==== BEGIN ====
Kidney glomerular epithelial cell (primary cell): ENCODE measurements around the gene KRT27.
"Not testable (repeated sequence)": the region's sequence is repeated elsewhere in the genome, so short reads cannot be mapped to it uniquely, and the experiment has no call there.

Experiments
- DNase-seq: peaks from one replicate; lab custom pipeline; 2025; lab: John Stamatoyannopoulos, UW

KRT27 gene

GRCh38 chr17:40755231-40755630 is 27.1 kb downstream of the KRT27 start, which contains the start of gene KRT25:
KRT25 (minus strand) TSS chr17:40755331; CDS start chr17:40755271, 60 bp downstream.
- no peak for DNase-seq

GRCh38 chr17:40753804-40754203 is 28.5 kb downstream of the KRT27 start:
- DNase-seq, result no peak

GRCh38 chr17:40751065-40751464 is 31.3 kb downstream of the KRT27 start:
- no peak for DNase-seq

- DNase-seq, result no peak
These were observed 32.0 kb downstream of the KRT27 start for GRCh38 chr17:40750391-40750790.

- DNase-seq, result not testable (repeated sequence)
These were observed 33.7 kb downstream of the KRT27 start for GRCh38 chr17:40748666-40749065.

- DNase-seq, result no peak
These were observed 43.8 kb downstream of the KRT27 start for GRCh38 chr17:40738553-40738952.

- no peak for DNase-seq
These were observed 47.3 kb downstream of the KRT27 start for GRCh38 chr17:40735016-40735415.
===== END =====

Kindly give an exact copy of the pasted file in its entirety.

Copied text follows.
Kidney glomerular epithelial cell (primary cell): ENCODE measurements around the gene KRT27.
"Not testable (repeated sequence)": the region's sequence is repeated elsewhere in the genome, so short reads cannot be mapped to it uniquely, and the experiment has no call there.

Experiments
- DNase-seq: peaks from one replicate; lab custom pipeline; 2025; lab: John Stamatoyannopoulos, UW

KRT27 gene

GRCh38 chr17:40755231-40755630 is 27.1 kb downstream of the KRT27 start, which contains the start of gene KRT25:
KRT25 (minus strand) TSS chr17:40755331; CDS start chr17:40755271, 60 bp downstream.
- no peak for DNase-seq

GRCh38 chr17:40753804-40754203 is 28.5 kb downstream of the KRT27 start:
- DNase-seq, result no peak

GRCh38 chr17:40751065-40751464 is 31.3 kb downstream of the KRT27 start:
- no peak for DNase-seq

- DNase-seq, result no peak
These were observed 32.0 kb downstream of the KRT27 start for GRCh38 chr17:40750391-40750790.

- DNase-seq, result not testable (repeated sequence)
These were observed 33.7 kb downstream of the KRT27 start for GRCh38 chr17:40748666-40749065.

- DNase-seq, result no peak
These were observed 43.8 kb downstream of the KRT27 start for GRCh38 chr17:40738553-40738952.

- no peak for DNase-seq
These were observed 47.3 kb downstream of the KRT27 start for GRCh38 chr17:40735016-40735415.